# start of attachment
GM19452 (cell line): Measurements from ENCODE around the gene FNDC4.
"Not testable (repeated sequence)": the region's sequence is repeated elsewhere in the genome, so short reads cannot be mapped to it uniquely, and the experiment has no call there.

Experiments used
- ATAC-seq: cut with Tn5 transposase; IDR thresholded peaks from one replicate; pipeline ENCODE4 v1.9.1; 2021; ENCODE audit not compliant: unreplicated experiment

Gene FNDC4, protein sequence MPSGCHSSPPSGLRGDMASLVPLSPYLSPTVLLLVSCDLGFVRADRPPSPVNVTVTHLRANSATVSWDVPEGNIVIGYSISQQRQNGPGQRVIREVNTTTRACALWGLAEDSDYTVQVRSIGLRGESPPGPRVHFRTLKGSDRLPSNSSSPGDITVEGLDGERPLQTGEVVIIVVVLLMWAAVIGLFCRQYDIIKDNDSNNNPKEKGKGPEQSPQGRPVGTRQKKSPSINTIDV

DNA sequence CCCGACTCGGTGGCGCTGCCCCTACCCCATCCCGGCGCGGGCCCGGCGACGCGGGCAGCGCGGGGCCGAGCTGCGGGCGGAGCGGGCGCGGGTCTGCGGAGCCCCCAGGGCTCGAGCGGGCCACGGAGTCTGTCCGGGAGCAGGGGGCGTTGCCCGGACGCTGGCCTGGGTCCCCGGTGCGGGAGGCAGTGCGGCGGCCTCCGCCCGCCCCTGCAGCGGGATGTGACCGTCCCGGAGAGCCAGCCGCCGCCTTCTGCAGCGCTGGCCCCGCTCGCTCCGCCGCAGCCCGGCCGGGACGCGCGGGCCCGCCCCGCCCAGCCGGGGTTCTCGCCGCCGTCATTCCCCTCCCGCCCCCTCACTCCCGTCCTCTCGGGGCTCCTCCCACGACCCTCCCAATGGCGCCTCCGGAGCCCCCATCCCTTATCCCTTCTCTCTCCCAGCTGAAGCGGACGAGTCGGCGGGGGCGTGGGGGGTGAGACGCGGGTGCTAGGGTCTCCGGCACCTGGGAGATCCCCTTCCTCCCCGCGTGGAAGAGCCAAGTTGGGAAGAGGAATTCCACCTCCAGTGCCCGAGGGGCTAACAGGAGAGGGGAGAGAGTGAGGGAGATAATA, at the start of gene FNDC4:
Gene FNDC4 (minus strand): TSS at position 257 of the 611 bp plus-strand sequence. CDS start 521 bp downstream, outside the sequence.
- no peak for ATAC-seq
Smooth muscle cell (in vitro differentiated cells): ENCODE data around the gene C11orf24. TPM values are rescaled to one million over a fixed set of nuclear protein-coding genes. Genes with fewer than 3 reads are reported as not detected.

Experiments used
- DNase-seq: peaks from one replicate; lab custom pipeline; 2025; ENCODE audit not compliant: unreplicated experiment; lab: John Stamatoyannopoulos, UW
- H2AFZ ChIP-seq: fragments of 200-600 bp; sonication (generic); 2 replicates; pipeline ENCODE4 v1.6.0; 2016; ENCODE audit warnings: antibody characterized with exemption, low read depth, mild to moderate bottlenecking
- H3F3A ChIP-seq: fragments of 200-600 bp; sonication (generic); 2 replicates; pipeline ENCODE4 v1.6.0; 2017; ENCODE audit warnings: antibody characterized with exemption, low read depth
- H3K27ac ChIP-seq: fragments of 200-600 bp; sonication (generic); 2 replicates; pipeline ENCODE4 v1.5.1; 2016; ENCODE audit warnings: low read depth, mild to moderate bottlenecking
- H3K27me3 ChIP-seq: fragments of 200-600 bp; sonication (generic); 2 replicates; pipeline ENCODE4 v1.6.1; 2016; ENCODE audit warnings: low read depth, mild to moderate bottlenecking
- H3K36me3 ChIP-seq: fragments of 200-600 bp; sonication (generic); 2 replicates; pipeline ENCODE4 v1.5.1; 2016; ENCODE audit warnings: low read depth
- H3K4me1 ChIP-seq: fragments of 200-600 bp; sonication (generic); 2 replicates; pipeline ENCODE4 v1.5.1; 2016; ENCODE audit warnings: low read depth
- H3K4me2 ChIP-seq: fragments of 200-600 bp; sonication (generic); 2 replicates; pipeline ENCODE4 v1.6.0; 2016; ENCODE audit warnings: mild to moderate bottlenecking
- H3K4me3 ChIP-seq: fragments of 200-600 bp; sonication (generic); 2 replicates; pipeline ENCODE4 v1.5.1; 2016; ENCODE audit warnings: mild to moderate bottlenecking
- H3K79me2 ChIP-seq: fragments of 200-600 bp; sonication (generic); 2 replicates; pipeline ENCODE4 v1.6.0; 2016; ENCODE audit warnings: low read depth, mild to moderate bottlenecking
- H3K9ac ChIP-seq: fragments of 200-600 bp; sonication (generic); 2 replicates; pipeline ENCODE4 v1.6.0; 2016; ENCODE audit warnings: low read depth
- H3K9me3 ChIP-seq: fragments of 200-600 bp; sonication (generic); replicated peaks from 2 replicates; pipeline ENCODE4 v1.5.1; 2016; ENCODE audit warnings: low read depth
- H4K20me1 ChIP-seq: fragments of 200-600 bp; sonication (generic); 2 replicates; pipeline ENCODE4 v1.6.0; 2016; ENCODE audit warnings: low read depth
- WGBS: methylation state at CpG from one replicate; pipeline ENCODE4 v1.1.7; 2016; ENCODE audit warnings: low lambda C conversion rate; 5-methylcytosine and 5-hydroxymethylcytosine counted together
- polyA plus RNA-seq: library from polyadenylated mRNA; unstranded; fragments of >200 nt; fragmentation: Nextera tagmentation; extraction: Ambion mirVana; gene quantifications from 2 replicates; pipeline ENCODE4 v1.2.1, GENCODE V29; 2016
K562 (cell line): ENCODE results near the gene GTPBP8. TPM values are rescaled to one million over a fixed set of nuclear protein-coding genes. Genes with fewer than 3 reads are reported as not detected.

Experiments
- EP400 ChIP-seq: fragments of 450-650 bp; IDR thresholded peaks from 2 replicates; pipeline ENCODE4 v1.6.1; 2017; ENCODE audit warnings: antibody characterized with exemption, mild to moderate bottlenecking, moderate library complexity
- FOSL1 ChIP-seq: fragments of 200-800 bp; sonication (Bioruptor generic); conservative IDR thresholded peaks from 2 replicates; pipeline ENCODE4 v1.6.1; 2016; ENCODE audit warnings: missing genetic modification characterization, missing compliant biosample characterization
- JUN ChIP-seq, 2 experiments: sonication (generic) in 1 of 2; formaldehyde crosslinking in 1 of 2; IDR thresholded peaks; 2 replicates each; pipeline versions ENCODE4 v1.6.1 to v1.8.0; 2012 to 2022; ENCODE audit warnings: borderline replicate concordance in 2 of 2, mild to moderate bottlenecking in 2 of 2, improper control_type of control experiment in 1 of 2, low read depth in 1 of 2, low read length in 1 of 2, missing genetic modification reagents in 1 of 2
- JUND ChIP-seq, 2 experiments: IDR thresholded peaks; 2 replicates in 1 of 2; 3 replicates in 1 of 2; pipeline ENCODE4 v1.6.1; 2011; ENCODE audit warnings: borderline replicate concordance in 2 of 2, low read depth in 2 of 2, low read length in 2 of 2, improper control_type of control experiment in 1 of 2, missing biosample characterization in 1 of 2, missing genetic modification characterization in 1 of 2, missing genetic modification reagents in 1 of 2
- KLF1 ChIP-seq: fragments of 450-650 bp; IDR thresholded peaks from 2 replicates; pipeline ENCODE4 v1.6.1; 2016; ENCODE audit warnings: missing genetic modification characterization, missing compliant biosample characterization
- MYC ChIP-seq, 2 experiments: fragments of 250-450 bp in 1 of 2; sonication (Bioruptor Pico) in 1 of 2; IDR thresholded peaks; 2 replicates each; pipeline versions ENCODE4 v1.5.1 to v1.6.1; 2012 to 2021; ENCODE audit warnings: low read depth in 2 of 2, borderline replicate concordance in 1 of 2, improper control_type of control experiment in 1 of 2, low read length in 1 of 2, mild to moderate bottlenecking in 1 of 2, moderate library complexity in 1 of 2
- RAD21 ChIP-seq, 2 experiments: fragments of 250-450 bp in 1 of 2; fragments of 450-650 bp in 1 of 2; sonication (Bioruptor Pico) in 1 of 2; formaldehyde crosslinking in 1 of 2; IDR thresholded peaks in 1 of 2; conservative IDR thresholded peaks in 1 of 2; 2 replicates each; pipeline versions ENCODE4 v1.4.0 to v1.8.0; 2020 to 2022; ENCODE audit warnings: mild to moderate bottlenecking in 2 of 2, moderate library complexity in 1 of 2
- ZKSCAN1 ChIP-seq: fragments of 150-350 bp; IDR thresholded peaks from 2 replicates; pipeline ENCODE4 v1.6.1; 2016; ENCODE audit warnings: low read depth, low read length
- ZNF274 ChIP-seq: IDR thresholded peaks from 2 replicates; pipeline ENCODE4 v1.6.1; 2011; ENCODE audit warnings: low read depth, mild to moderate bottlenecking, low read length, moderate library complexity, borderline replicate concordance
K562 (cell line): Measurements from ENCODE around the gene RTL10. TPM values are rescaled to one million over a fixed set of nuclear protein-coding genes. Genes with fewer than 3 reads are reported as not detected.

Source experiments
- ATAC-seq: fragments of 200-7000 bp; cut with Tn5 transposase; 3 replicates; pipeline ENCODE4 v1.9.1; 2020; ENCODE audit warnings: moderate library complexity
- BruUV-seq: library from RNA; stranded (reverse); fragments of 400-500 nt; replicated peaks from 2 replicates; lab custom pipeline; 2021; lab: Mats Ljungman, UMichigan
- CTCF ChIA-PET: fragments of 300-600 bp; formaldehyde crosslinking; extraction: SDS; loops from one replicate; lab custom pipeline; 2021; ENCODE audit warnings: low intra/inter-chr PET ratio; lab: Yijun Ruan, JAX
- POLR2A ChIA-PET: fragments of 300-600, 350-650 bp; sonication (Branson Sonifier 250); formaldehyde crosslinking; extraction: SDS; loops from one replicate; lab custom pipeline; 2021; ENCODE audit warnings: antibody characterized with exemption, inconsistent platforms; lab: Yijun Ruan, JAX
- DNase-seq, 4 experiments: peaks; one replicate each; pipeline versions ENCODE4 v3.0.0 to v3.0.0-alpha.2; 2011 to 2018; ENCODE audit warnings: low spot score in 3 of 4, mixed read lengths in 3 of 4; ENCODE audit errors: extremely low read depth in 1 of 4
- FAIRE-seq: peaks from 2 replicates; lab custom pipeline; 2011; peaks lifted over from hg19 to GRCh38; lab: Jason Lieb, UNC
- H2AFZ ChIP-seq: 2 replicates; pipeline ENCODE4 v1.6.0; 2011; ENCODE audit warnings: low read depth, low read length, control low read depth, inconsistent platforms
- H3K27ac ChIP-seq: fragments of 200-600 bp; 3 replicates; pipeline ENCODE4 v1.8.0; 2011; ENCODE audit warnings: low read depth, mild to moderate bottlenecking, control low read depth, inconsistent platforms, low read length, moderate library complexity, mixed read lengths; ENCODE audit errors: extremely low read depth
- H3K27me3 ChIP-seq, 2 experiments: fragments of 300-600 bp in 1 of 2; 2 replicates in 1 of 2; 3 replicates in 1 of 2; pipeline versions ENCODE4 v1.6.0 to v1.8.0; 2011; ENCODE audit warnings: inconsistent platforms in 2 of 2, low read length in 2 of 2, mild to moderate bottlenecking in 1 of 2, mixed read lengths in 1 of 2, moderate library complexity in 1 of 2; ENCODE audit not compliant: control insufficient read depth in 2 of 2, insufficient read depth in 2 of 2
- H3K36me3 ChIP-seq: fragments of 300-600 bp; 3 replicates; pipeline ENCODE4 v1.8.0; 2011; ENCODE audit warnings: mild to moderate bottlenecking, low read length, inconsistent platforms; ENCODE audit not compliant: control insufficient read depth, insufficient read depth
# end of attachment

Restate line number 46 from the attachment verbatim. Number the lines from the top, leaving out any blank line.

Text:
- H3K27ac ChIP-seq: fragments of 200-600 bp; 3 replicates; pipeline ENCODE4 v1.8.0; 2011; ENCODE audit warnings: low read depth, mild to moderate bottlenecking, control low read depth, inconsistent platforms, low read length, moderate library complexity, mixed read lengths; ENCODE audit errors: extremely low read depth